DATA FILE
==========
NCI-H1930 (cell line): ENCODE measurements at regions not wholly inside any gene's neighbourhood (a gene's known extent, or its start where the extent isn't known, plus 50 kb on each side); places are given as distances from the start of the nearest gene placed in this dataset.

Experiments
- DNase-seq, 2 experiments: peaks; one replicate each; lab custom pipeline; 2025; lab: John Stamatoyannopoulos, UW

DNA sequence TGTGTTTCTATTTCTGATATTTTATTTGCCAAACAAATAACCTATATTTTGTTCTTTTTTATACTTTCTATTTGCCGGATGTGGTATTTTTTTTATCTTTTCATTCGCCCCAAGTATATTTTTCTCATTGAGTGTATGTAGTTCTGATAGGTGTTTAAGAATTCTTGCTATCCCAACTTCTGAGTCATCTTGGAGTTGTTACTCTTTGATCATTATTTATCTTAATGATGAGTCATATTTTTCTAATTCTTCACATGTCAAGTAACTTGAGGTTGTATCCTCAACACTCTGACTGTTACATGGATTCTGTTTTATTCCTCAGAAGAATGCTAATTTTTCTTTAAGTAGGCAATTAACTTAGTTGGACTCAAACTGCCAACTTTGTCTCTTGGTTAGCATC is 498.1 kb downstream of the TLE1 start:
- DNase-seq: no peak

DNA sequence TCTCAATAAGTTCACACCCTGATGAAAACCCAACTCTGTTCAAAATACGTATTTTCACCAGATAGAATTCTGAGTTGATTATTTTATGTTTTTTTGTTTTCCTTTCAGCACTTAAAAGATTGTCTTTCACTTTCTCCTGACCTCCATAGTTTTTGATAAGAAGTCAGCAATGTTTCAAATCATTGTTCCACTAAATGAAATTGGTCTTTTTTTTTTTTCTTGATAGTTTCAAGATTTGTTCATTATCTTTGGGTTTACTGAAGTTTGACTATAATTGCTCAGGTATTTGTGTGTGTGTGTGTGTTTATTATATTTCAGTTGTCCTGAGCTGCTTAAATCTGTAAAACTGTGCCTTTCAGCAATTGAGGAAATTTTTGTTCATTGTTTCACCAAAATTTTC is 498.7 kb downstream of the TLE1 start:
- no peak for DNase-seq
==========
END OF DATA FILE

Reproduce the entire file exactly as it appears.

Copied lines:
NCI-H1930 (cell line): ENCODE measurements at regions not wholly inside any gene's neighbourhood (a gene's known extent, or its start where the extent isn't known, plus 50 kb on each side); places are given as distances from the start of the nearest gene placed in this dataset.

Experiments
- DNase-seq, 2 experiments: peaks; one replicate each; lab custom pipeline; 2025; lab: John Stamatoyannopoulos, UW

DNA sequence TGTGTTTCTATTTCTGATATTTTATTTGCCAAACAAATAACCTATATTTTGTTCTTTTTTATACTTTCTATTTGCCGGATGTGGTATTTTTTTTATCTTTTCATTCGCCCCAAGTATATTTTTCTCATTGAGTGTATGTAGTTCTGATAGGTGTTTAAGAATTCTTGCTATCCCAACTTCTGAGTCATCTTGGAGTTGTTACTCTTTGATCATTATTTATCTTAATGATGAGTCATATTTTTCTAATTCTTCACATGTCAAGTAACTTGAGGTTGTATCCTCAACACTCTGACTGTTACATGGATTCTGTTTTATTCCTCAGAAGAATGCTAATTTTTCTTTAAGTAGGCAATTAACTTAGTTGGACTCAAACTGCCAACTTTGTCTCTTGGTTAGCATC is 498.1 kb downstream of the TLE1 start:
- DNase-seq: no peak

DNA sequence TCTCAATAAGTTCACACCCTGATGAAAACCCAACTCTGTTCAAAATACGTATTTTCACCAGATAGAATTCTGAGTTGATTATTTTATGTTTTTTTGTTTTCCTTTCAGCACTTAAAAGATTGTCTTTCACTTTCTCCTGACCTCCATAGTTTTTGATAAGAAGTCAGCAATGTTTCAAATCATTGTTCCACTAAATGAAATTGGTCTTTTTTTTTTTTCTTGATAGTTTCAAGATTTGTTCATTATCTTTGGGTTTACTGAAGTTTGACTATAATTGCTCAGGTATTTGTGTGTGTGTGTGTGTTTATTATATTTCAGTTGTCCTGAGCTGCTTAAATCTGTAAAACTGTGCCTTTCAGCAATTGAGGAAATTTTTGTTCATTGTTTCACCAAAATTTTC is 498.7 kb downstream of the TLE1 start:
- no peak for DNase-seq